New consulting relationship with GreenTecAuto begins
What actually goes wrong with the batteries????
A look at todays Hybrid and EV battery packs
Battery packs exposed
Keeping Warm In New England
Plugging into the SUN
50A 600VAC transfer relay
AC source transfer relay is finished
Adding some new batteries
All weather dish movers
Almost ready to wire things up
Assembling the parts for the load manager
Beating on the system/ use it or loose it
Better solar absorber plate
Better Specific gravity instrument
bringing in the batteries
Burgers are better
California or bust! Solar modified mobility scooter
Canning pot
canning season is here again
Concentrate the heat test #4
Connecting battery bank #2
Cooking some hotdogs
Crappy luck with the weather
Designing a simpler and lower cost solar tracking amplifier
Equilizing the batteries
Everything is working again.
Finally installed
Finally nearing completion of the battery enclosure
multytracker 1
First test
Getting a BIG solar plug
Getting some experience with DC
Getting started on the final wiring
Getting too old to be slinging 120 lb batterys into the rack
Giving the batteries a workout
Hot water tank as energy storage component test 1
Hot water test 2
Identifing the wires, and mounting the Inverter panel
Insulated hibachi reaches baking temperatures
keeping the head cool
keeping warm.
Sue Dabrowski (my better half) makes some solar eggs
Lightning the super fast EV minibike
Looking the data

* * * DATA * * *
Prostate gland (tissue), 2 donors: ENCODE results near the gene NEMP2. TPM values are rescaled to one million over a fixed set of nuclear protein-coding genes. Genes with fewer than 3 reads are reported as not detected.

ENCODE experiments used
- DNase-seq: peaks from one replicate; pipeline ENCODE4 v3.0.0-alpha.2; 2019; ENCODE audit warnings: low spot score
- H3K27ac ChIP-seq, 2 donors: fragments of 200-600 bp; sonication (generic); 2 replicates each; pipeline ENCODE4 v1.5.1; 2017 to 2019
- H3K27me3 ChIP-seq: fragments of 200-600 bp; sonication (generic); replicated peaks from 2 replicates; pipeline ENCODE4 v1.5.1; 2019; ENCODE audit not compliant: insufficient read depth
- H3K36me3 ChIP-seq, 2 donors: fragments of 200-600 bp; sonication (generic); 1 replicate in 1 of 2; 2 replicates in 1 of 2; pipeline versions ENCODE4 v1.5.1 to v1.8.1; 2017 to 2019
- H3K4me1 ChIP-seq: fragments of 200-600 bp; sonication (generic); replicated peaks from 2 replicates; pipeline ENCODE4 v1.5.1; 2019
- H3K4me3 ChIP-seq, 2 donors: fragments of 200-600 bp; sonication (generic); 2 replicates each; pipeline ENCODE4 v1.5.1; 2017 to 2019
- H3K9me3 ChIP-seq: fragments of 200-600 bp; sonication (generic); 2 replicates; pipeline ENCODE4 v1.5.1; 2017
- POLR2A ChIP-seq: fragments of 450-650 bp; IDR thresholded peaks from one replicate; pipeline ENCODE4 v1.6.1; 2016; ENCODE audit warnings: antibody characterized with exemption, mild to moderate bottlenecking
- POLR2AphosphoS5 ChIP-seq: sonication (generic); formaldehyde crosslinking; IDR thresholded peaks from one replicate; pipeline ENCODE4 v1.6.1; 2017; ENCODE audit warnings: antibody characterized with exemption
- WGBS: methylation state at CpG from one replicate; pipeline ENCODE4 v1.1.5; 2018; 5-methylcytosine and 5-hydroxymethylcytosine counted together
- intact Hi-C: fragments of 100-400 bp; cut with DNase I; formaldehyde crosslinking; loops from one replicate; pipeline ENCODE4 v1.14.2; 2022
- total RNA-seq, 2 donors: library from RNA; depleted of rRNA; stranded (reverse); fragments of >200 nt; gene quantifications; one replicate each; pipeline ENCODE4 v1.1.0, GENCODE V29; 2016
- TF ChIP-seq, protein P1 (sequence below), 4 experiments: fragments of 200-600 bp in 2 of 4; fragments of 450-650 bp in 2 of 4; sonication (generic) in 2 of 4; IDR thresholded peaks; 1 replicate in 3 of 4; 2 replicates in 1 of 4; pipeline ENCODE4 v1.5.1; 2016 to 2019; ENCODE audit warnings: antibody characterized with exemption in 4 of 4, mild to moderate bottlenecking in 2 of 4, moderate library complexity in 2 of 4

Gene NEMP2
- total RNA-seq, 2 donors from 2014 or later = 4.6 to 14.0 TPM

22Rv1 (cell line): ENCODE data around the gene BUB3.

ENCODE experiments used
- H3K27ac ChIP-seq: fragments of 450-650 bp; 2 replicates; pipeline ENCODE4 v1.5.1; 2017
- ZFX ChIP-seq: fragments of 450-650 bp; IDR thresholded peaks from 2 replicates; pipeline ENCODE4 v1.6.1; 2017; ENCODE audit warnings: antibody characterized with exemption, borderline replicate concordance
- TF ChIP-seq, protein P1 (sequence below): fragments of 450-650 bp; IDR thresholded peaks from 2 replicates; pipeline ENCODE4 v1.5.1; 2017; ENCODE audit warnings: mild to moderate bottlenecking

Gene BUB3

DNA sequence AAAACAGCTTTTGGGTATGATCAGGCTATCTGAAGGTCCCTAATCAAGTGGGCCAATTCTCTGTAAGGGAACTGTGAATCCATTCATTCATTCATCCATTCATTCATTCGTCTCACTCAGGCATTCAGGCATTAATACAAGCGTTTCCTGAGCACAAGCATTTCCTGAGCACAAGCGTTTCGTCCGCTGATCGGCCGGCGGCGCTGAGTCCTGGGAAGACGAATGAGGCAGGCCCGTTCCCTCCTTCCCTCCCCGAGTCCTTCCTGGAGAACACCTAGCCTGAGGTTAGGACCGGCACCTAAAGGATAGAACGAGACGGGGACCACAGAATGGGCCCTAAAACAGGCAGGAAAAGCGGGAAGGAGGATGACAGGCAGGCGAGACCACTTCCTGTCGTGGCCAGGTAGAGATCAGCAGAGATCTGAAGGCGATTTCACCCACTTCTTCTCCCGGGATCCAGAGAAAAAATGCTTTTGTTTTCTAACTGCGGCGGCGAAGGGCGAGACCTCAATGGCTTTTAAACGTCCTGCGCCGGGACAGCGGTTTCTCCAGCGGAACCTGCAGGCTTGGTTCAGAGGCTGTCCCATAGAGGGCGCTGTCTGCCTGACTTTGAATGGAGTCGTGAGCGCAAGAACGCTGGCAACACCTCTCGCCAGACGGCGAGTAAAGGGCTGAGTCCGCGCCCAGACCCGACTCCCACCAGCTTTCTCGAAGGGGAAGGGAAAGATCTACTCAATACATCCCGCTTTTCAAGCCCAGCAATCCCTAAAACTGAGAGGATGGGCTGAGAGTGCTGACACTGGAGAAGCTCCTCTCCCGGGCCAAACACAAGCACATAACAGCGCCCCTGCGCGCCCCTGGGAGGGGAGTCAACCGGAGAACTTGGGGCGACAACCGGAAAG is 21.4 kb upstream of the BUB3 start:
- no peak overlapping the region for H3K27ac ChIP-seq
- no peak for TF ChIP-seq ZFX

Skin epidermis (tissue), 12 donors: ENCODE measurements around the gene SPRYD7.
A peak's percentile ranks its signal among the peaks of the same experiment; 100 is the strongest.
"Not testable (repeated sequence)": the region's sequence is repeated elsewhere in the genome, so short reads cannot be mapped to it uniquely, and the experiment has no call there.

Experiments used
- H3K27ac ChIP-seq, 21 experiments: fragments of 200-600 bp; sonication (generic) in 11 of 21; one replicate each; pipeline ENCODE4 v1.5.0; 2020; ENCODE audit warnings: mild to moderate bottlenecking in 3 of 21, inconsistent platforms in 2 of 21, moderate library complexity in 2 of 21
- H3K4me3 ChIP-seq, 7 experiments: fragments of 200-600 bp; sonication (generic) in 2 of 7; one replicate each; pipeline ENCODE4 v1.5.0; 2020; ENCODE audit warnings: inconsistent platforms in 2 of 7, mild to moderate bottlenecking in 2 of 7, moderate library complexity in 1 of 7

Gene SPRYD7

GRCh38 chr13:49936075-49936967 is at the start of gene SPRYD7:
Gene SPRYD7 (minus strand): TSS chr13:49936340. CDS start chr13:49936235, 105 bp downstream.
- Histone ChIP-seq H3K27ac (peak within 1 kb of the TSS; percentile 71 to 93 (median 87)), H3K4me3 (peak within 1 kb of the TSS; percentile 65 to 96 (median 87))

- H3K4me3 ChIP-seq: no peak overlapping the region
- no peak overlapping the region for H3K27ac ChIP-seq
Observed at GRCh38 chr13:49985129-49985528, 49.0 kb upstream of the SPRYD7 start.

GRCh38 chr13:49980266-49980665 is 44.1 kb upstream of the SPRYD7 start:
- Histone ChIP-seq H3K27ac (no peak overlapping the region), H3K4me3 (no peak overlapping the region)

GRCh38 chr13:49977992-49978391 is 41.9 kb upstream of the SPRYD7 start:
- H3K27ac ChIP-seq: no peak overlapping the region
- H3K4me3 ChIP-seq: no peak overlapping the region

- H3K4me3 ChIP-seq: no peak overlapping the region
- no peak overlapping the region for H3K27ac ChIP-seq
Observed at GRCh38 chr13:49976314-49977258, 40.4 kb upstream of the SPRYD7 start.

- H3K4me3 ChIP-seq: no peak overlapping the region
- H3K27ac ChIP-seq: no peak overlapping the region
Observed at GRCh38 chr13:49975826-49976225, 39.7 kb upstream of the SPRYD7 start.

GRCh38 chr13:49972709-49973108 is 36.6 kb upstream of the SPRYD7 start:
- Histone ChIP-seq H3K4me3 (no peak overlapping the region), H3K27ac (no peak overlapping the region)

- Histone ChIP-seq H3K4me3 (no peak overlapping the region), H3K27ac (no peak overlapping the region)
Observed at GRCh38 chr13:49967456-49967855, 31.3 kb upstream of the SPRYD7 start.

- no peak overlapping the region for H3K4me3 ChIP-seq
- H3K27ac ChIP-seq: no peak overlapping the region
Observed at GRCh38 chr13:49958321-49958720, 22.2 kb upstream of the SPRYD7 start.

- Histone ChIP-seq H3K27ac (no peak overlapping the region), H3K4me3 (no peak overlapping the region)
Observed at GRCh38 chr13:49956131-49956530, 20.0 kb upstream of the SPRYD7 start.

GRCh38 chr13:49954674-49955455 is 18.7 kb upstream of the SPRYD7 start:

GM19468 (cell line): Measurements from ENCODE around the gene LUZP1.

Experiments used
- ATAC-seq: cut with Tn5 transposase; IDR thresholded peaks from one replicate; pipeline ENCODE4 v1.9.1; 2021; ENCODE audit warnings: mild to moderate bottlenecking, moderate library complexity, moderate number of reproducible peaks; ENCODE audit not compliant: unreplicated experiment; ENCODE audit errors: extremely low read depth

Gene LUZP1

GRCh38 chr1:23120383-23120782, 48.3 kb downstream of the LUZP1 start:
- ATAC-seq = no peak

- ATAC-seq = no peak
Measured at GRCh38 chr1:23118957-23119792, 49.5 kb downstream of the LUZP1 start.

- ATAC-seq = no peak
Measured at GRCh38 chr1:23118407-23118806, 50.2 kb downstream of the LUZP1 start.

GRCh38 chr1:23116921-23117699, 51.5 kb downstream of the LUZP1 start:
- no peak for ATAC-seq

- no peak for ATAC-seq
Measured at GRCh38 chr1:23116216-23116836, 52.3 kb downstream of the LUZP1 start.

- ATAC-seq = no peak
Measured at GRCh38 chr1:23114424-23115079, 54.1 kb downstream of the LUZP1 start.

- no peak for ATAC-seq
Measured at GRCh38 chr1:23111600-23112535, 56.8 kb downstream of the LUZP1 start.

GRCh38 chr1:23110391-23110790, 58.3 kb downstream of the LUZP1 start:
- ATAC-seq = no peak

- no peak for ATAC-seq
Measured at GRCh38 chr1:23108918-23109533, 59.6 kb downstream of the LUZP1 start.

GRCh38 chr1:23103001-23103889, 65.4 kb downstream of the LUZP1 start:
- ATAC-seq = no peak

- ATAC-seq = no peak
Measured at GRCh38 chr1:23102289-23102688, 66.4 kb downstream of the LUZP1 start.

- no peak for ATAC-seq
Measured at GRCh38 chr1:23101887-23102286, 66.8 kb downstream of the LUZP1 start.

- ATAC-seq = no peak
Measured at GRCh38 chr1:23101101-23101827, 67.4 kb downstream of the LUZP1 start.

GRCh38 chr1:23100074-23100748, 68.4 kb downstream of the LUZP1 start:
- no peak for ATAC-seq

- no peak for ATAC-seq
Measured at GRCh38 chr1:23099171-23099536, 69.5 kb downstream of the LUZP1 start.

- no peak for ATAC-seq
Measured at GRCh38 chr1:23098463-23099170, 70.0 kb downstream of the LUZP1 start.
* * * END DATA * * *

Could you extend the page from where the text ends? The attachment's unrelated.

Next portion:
Main structure of battery rack is finished
Making some stewed tomatoes
making the connection to the existing wiring
making the DC pos buss bars
More improvements to the dish
Multy purpose tracker 1
New tracking amplifier
No more throw away batteries please
Not very encouraging test # 3
Old Rear projection TV lens makes solar furnace
power distribution box fabrication
preparing to connect the big loads
Reading Specific Gravity accurately
running off grid all day
Running on batteries
Second test
Snow melt prep for test 2
Snow melt test one A close look at the process
solar cell adhesion test #1
Solar cells on my Insight ????
Solar cooker gets some wheels
Solar cookout in 20 degree weather
Solarfest 2013
Solarfest is next weekend so it is time to tweak the tools
Solar powered wood burner X-Y stage
Solar powered wood burner focus and lens assembly
Solar teaching toys
Solar tracking with no electronics" Solar Puppet"
Starting the rewiring
The 7 foot circle of sunlight moves to rear deck.
the final high current connections
the finished load center and charge controller connections
the heavy lifters arrive
The new batteries are finally installed and working
The snow is returning???
The snow keeps on coming, need to figure out a good way to keep the panels clear
The sun is dropping 1KW/SQ meter
The transfer relay is wired in and working.
Tracking the sun Big Time
Mikey's solar panel snow sweeper
Vertical and horizontal trackers installed, drive wheel controls
Very interesting heating element
Who pulled the plug?
Wood burning art ?
Yuck, more snow
Making a small solar concentrator
Building MIMA and the plug in adapters
Converting a telephone truck to electric
DIY dual pulse Capacitor Discharge Spotwelder
Chevy Bolt EV joins the family
Getting in shape while making electricity